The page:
Exposure Therapy: Learning to Manage Emotional Triggers
Health Weight Loss
Morgan Medeiros MSc
June 27, 2019
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Manage Emotional TriggersJust as certain foods can trigger overconsumption or binge eating, certain emotional situations/emotional triggers can also trigger a cycle of overeating.

Emotional Triggers Leading to Eating Issues

Emotional eating is incredibly common: food is pleasurable, and eating foods high in fat, salt, and sugar can cause a temporary spike in feel good hormones serotonin and dopamine.

From the moment we are born, our brains begin cultivating food reward pathways that prompt us to eat when we are hungry by releasing these powerful hormones after consumption.

For individuals prone to emotional eating, the powerful interplay between psychology (what we feel and how we think) and physiology (our bodies natural system) can make emotional eating very challenging to overcome.

However, overcoming emotional eating is absolutely possible with consistent emotional work, exposure, practice, and the development of health coping mechanisms.

Are You an Emotional Eater?

If you consider yourself to be an emotional eater, there’s a high likelihood that you eat in periods of high stress, anxiety, sadness, or anger.

In an attempt to self-soothe or self-numb, you may find yourself turning to specific foods or consuming large volumes of food, only to regret it later, creating a cycle of shame that prompts you to push the incident away, rather than acknowledging the challenge and asking for help or support in an effort to heal and rehabilitate your relationship with your emotions and food.

While any individual who struggle with emotional eating or binge eating should consider speaking with a psychologist for personalized assistance in their journey, the first step to managing emotional triggers is identifying which emotions make you most prone to overeating.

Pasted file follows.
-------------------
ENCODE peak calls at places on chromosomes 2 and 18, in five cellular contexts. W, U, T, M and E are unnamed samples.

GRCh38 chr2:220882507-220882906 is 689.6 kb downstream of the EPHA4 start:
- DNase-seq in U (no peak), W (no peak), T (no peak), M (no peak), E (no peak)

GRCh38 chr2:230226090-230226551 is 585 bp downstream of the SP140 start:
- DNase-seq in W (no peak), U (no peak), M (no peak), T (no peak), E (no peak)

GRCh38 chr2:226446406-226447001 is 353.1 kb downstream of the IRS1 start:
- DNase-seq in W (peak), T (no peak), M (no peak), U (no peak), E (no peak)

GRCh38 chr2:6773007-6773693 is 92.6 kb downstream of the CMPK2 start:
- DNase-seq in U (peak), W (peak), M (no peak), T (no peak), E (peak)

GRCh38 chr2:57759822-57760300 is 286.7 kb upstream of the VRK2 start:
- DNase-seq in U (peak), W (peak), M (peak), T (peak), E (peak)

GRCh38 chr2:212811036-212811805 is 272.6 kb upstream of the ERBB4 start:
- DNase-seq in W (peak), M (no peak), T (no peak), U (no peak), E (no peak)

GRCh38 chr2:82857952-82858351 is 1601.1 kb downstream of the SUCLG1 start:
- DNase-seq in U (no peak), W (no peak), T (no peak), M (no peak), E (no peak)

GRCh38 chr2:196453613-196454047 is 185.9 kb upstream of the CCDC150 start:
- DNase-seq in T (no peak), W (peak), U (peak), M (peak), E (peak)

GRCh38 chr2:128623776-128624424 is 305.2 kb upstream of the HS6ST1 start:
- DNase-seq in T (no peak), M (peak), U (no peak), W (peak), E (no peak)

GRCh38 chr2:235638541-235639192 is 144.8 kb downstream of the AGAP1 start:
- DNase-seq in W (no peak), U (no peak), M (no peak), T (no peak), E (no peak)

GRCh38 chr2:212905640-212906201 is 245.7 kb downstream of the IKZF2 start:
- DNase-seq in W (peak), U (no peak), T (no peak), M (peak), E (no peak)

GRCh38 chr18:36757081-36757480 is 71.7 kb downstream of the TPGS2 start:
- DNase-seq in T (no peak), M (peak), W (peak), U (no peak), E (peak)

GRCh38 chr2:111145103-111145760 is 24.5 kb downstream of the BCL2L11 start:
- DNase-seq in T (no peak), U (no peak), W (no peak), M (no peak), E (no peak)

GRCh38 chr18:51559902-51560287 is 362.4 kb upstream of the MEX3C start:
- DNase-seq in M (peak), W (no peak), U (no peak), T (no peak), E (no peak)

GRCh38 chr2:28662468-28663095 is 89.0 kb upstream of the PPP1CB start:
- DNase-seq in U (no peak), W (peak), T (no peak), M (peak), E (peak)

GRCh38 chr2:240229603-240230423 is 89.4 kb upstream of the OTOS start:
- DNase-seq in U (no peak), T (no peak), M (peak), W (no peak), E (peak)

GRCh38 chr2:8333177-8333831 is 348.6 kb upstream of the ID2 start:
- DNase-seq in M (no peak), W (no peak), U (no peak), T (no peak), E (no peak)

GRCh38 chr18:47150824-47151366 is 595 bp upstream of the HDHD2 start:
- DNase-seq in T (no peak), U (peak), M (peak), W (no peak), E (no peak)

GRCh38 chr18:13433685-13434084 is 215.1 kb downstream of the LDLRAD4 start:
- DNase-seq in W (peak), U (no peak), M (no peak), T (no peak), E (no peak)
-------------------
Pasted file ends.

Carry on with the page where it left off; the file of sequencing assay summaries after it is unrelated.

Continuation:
Identifying Triggers

The second step is identifying which situations bring about those feelings regularly.

For example, you might note that stress causes you to overeat, and that work is the primary contributor to your stress.

What Do You Eat?

The third step is to identify which foods or beverages you are particularly vulnerable to in those situations.

For example, you feel particularly vulnerable to overeat sweets.

Create Your Plan

Once you have determined the emotions, situations, and maladaptive coping mechanism (stress, work, eating sweets), you’ll need to develop an “If, then” plan that allows you to expose yourself to the emotion while practicing a healthy coping mechanism.

For example, If I am experiencing a week of high work stress, then I will not buy sweets for the house. I will go straight from work to the gym so that I can take out my stress that way before going home for dinner.

Or, If I am experiencing a week of high work stress, then I will not buy sweets for the house. I will call a friend that understands and will listen to me vent without judgment.

It’s important to remember that a replacement coping mechanism may not work the first time- you may practice the coping mechanism and then still give into the emotional trigger later.

However, it’s important that you keep with it! Over time, the new coping mechanism will become a more natural and effective reaction to emotional distress.

Morgan Medeiros is a certified nutritionist, holding a both a Bachelor and Master’s Degree in Clinical Nutrition. Morgan completed her undergraduate education at Central Washington University, and her graduate education at Northeastern University. During her time as a graduate student, Morgan focused her area of expertise in health education, weight management, and behavioral change. Morgan has experience working in areas of nutritional neuroscience and disease prevention, obesity prevention, and weight loss. Morgan also works in areas of nutritional analysis and menu labeling for restaurants, where she is able to creatively bridge her interest in food culture and health education. In her free time, Morgan enjoys traveling, reading, writing, running, and spending time with her family and friends (including- most importantly- her dog, Clyde).

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